There are many islands on the lake and one of those – Napoleon Island – was our destination on this perfect Sunday back in December 2016.  We were ready to feel the breeze and set off without many expectations.  Our guide was really helpful but spoke limited English and kept telling us that we would see “a lot of birds”.  OK.  Fine.  Sounds good.

After a ride of maybe 30 minutes, we arrived on the island.  Our guide points up and says “we will go there”.  Um, what?  Where I come from, that’s a small mountain.  But OK.  We climbed uphill on a dirt path for about 45 minutes – it was hot and this was not how we intended to spend our “relaxing morning” but we trudged on.  And yes, the views from the top made it worthwhile!

Mind you, we had yet to see any birds…

After a short rest, we headed down in a different direction into the dense forest.  Our guide followed us and when he started clapping and whistling, we finally understood.  We were here not to see BIRDS but rather BATS.  And LOTS of them!!  You see, Napoleon Island is home to a colony of fruit bats.  🙂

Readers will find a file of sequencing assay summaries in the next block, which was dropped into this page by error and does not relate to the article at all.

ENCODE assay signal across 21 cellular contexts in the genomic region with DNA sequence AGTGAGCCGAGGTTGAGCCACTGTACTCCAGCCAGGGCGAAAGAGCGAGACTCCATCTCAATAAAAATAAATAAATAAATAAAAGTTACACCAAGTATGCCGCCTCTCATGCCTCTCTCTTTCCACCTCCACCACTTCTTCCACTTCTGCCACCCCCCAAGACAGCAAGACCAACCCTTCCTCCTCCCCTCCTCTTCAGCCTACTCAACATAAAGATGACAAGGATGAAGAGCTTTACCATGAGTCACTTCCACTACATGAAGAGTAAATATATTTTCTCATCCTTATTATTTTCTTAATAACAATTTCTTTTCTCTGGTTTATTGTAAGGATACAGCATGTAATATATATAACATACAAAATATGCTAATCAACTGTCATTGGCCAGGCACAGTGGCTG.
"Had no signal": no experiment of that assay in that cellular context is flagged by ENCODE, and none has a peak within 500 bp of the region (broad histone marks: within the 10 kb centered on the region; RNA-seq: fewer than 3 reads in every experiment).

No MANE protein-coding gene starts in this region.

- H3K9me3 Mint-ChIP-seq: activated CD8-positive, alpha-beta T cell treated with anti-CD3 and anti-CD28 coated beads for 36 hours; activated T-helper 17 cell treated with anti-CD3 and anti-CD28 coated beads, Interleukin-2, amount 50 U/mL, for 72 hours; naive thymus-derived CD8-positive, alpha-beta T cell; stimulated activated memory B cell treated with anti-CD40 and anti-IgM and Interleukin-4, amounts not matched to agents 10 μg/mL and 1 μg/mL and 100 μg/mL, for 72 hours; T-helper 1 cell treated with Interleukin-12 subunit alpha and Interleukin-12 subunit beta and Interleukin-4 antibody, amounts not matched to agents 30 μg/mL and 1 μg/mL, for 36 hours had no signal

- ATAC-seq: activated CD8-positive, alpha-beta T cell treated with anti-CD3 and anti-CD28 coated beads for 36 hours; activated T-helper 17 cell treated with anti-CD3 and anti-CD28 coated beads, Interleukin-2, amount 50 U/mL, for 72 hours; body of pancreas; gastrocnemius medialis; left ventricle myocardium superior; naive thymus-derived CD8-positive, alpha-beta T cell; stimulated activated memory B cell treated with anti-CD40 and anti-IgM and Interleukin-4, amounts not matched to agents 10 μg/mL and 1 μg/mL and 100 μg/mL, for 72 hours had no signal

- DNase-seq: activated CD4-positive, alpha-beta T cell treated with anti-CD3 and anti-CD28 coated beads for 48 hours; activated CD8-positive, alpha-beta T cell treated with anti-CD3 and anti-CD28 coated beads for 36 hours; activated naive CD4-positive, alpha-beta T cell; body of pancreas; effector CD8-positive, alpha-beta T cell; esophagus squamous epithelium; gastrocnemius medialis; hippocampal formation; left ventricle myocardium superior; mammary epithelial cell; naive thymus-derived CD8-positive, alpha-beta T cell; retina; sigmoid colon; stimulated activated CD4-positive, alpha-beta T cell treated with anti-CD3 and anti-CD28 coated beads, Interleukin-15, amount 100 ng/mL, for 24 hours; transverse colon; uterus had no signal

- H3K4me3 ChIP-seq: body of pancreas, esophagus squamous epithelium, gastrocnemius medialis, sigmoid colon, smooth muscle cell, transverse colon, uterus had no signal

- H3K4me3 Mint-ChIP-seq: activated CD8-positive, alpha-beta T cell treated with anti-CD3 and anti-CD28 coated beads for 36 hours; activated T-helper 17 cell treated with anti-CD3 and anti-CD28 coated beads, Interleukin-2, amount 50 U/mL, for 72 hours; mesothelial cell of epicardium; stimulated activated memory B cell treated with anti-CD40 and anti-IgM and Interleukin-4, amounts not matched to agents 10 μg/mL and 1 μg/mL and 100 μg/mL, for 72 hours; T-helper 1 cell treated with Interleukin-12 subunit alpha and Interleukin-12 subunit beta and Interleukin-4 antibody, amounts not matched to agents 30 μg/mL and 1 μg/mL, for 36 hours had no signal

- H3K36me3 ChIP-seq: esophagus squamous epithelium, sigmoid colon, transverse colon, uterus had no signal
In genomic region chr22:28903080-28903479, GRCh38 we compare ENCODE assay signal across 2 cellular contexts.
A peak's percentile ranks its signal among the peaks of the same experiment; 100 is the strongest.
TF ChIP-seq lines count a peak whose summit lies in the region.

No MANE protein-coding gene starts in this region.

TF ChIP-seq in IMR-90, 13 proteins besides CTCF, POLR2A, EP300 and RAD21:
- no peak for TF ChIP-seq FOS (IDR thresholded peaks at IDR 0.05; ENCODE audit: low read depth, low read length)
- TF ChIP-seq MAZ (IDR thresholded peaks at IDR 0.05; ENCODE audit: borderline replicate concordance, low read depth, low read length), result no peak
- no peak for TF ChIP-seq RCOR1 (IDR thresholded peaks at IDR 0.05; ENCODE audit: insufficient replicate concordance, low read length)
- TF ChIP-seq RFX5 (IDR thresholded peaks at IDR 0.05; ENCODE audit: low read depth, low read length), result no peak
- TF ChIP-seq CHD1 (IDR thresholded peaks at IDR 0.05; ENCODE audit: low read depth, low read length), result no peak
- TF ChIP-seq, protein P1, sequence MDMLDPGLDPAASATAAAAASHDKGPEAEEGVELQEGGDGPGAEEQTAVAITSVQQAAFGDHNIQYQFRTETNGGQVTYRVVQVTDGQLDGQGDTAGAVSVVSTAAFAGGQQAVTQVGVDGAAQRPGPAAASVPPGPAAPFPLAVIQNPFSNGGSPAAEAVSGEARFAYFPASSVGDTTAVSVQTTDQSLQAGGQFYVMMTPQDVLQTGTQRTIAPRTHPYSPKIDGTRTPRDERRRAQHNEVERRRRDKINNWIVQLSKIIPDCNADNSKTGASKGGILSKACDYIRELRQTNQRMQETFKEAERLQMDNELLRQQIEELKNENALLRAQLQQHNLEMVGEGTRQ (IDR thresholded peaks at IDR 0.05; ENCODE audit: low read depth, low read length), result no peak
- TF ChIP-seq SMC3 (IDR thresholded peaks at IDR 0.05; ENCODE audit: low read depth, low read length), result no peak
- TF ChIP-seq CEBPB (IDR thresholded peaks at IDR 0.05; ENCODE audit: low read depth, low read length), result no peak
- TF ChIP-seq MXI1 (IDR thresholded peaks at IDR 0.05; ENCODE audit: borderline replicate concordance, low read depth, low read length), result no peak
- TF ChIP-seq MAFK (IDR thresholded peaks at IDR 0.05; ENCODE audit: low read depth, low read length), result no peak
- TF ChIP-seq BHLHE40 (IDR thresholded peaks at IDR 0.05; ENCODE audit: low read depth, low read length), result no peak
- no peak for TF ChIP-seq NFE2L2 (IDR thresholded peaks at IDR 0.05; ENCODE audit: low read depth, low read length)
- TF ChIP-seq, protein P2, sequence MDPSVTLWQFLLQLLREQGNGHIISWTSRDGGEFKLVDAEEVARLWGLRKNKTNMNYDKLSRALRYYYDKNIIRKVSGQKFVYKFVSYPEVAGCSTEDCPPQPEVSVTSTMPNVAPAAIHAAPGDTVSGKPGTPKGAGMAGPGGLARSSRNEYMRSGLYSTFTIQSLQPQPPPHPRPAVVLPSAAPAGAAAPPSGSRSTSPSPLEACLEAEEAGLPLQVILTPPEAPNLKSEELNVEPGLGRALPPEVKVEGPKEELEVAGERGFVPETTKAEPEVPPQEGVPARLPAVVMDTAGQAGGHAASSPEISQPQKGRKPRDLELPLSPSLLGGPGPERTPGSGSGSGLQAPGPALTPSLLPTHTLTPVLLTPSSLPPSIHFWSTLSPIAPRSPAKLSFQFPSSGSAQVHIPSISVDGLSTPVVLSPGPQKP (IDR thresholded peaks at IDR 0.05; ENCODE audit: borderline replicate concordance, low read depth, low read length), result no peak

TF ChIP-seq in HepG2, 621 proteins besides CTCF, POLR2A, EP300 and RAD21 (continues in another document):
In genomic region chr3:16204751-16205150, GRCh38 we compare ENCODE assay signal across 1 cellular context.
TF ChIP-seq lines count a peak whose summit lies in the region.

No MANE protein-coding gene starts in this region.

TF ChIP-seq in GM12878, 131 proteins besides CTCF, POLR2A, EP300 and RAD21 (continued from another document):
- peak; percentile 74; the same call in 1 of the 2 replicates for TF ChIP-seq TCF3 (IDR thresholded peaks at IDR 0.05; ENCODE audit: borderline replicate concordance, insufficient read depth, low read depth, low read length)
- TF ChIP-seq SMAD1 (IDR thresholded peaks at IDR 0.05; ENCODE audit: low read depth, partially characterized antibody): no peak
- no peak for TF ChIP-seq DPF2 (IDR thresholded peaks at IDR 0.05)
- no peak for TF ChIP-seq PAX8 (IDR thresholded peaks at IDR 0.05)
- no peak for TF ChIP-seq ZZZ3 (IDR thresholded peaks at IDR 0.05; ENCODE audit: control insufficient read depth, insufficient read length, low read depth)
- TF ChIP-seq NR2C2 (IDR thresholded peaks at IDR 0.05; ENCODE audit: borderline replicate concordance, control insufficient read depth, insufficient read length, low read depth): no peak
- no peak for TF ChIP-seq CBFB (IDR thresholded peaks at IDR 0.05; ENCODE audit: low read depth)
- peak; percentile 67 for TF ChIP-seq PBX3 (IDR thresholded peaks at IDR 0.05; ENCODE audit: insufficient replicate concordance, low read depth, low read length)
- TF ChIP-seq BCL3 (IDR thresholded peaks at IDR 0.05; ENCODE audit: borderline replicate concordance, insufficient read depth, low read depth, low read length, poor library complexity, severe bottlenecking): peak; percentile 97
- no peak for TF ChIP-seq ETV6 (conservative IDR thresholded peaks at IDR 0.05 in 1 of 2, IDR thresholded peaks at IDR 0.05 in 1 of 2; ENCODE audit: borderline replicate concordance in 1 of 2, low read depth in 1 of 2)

The racket our guide was making woke them up from their daytime slumber and they started flying everywhere.  I mean hundreds if not thousands of bats.  We stood transfixed as they flew by so close that we could have easily touched them.

Pictures don’t really do it justice…

Some continued to hang from their trees, eyeing us as intruders and alternately ignoring us completely.  For all of the noise, they didn’t seem too bothered by us, really.

I’ve never been in such a strange, unique and unexpected circumstance!  But it was amazing.  We just stood there gawking – with our mouths closed, really, there was a lot of guano flying around.   Not entirely what we had expected from our “relaxing morning on the lake”.  Definitely much better. 🙂

 

Gorillas and Monkeys and Chimps (oh my!)

In December I had a chance to combine two of my favorite things – travel and volunteering!  I spent two weeks in Kigali working on the site where the headquarters of Grace Rwanda – a charity promoting literacy and education in Rwanda – are located.  After that, I was lucky enough to take a week long safari to see some of the wildlife of East Africa!